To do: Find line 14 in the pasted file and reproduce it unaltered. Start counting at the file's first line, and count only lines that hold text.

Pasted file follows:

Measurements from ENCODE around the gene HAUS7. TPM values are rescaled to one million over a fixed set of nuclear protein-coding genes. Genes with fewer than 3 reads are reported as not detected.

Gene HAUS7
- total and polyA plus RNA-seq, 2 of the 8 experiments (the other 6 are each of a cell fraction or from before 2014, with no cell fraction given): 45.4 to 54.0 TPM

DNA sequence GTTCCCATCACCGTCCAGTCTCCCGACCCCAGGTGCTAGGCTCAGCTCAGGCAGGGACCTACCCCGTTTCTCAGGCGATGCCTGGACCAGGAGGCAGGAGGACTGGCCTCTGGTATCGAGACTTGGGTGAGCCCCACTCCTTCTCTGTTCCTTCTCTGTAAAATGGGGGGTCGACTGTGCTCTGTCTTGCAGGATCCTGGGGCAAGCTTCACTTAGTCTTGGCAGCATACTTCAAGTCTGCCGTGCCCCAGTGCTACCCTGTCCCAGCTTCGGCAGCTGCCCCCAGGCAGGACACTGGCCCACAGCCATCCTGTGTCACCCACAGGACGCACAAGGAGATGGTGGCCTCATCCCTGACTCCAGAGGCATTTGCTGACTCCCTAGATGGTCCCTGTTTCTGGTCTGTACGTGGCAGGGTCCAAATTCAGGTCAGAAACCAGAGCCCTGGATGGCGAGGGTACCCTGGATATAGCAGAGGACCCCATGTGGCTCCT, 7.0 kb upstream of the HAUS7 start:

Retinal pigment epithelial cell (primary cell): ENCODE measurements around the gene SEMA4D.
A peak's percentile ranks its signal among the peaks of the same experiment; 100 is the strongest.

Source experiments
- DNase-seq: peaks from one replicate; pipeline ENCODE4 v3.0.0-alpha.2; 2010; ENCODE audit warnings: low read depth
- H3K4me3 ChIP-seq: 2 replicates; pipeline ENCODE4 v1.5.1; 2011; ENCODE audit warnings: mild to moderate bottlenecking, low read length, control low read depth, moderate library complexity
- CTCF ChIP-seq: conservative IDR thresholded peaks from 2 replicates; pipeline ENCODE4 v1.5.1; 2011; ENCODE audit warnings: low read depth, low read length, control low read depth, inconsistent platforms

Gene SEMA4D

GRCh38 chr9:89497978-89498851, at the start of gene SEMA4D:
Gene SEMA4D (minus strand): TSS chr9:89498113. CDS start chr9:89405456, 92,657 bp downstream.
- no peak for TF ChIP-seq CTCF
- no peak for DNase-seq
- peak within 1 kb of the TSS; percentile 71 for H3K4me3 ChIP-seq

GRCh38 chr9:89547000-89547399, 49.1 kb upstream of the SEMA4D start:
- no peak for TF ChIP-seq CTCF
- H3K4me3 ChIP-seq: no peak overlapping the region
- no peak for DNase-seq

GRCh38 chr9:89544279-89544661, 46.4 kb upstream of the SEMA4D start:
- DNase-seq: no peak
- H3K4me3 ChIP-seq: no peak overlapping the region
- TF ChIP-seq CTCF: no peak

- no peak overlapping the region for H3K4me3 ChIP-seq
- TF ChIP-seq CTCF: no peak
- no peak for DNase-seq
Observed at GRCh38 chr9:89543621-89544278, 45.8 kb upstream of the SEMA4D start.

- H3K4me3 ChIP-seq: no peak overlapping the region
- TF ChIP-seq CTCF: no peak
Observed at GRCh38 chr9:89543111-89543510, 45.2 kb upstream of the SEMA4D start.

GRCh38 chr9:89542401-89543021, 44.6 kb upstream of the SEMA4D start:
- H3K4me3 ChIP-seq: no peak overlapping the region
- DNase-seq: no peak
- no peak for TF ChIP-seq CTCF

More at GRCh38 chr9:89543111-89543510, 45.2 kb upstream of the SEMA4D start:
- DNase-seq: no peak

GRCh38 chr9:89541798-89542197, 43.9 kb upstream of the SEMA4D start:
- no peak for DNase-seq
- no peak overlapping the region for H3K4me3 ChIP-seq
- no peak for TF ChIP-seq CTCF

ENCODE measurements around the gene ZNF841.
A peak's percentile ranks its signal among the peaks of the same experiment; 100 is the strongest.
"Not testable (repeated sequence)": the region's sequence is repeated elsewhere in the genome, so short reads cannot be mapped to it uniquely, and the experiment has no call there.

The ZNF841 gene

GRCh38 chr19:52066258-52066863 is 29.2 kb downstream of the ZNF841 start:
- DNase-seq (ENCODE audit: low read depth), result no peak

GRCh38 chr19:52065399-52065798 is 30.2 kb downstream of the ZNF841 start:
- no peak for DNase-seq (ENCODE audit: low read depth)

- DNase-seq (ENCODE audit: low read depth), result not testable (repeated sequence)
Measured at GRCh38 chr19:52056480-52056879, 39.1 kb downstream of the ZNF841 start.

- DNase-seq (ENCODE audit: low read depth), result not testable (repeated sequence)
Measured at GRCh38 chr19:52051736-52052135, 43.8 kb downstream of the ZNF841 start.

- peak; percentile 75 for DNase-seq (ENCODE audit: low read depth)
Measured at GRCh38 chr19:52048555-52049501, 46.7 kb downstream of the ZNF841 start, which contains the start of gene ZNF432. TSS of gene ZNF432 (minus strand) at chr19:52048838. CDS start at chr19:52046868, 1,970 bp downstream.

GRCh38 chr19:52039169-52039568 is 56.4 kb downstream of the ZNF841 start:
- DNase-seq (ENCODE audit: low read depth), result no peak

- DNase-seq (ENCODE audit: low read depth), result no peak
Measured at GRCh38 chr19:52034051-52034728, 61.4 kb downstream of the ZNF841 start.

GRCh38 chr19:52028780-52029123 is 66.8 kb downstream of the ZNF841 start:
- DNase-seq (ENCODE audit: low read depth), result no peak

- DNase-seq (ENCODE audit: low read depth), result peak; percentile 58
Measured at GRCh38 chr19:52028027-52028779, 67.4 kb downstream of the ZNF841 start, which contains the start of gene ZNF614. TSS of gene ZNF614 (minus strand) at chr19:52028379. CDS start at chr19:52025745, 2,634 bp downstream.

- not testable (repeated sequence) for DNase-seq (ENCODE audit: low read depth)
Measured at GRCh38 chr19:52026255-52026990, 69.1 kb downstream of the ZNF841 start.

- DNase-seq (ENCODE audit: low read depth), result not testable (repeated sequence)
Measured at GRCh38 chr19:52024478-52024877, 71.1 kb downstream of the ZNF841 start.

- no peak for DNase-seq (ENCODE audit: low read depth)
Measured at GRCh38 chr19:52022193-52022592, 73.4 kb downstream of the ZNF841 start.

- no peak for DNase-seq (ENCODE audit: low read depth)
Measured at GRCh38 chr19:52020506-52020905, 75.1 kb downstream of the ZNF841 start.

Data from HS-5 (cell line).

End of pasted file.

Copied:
- no peak for TF ChIP-seq CTCF